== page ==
If you are interested in this field you may wish to contact the local offices of leather workers' unions to receive information or speak to people working in the industry. Trade journals such as Leather International (http://www.leathermag.com) will help you learn more about the trade. If you live near a tannery, you might try to arrange a tour of the plant to observe leather processes firsthand.
Leather is made by curing, shaving, treating, and finishing the hides of sheep, goats, deer, pigs, cows, horses, and elk. Different kinds of leathers are called cowhide, horsehide, sheepskin, capeskin, kid, and chamois. Workers in slaughterhouses remove the hides from the animals and cure them with salt to prevent decay. They then tie them in bundles and ship them to tanneries.
At the tannery, workers untie the bundles and begin to process them. Hide inspectors examine the shipments and check to see if they meet specifications of type, weight, and grade. They also check for defects and record this information. The hides are then put into machines tended by drum attendants. These machines, filled with wetting agents and disinfectants, agitate the hides to remoisturize them and wash out the curing salts completely. Hides may soak in these machines for as many as 20 hours.
After the soaking, workers remove the remaining flesh, fat, and hair from the hides. Wool pullers remove pieces of wool from sheep pelts, while fleshing-machine operators tend machines that scrape flesh and hair from hides. Hides are then delimed and rinsed in chemicals and water to prepare them for tanning. Workers called beaming inspectors examine hides for remnants of hair and flesh. Incompletely cleaned hides are reprocessed, while the rest go on to the tanning operations.
In tanning, the hides are preserved and turned into leather. Lightweight leathers are tanned through the chrome tanning process, in which the hides are soaked for a few hours in chemical solutions. Heavy leathers are tanned with tannins, acids made from certain trees and plants. Hides may soak in tannin solutions for several weeks. Tanning-drum operators load large vats with tanning agents and hides and set the proper temperatures for the process. Continuous-process rotary-drum tanning-machine operators perform procedures that dehair, deflesh, and tan leathers all in one machine.
After leathers are tanned, wringer-machine operators remove the moisture left in the hides. Hide splitters and splitting-machine feeders cut the leather to specified thickness. Split leathers then are colored or otherwise finished. After color matchers mix the pigments used to dye leathers, hide and skin colorers dye leathers by pulling them through trays or immersing them in drums filled with coloring and softening agents.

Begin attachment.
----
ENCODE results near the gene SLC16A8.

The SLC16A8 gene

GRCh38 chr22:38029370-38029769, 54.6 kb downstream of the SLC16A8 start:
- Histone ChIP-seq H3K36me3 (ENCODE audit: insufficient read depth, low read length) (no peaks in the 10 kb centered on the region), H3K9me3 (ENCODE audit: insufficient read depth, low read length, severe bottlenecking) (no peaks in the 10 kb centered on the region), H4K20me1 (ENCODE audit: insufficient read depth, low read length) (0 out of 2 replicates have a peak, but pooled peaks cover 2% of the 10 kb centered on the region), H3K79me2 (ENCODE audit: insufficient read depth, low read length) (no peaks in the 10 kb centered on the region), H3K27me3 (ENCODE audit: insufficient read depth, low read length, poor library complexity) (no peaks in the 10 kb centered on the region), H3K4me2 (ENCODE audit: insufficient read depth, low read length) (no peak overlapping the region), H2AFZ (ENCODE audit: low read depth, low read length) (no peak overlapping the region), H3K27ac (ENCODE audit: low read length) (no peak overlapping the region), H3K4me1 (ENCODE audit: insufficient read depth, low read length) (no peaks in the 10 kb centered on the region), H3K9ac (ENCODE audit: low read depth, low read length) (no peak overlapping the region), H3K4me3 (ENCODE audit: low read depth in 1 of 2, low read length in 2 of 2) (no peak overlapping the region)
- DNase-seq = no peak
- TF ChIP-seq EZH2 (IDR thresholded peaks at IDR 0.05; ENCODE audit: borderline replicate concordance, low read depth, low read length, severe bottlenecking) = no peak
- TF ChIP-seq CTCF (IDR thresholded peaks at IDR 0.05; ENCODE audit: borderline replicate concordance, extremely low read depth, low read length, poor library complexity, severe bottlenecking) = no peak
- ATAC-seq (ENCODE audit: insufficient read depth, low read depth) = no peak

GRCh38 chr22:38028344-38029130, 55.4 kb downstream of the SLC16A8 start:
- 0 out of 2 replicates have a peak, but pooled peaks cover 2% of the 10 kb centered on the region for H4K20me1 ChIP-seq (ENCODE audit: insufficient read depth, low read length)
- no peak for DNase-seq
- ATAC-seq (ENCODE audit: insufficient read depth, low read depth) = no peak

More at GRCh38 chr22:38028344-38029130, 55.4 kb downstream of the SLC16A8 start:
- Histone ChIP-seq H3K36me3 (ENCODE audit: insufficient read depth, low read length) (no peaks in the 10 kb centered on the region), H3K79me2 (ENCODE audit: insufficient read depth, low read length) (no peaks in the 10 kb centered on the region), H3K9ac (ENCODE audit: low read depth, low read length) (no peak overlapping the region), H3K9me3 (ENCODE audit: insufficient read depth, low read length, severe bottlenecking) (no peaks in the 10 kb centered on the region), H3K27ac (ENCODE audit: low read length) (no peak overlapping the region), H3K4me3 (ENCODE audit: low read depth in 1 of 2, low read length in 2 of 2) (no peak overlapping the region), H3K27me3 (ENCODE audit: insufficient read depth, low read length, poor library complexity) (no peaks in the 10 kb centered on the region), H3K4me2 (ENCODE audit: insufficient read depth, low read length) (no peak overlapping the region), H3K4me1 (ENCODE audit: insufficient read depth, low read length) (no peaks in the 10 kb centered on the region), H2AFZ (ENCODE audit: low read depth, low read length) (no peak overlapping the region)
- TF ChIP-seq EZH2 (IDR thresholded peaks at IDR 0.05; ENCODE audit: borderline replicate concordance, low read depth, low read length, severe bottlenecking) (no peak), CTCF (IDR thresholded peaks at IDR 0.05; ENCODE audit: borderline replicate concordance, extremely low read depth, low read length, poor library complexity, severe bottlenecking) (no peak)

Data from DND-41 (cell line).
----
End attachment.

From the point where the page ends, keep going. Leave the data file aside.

Trimmers cut leathers to specified shapes. After leather is trimmed, it is finished to make it soft and pliable. Stakers place leather in a machine that flexes and stretches it to make it pliable. Some leather is buffed smooth in buffing machines by machine buffers. Sprayers finish the surface of leather pieces by spraying them with solutions that make them resistant to scuffs and stains. Leather coaters apply grease or lacquer to waterproof leather, a process sometimes called currying. Roller machine operators tend roller machines that smooth or glaze the surface of leathers and accentuate their natural grain. Embossers may then operate machines that print designs on the leather.
After processing, measuring-machine operators measure each piece of leather and write the measurements on the piece. Inspectors and sorters examine the pieces for defects and thickness and sort them according to quality, color, and other properties. Workers then wrap the pieces in bundles and label them, and the leather is sold to companies that make leather products.
Leather manufacturers also employ general laborers who apply solutions to hide pieces, move hides and supplies from one processing machine to another, and perform many other tasks. Frame makers construct and maintain the frames over which leather is stretched after tanning. Roll fillers install and replace the blades and rollers in rolling machines.
In addition, supervisors coordinate the work of employees in many leather manufacturing departments, such as the pelting room, finishing room, split and drum room, split-leather department, tan room, beam department (in which hides are dehaired, fleshed, and washed), vat house, and hide house.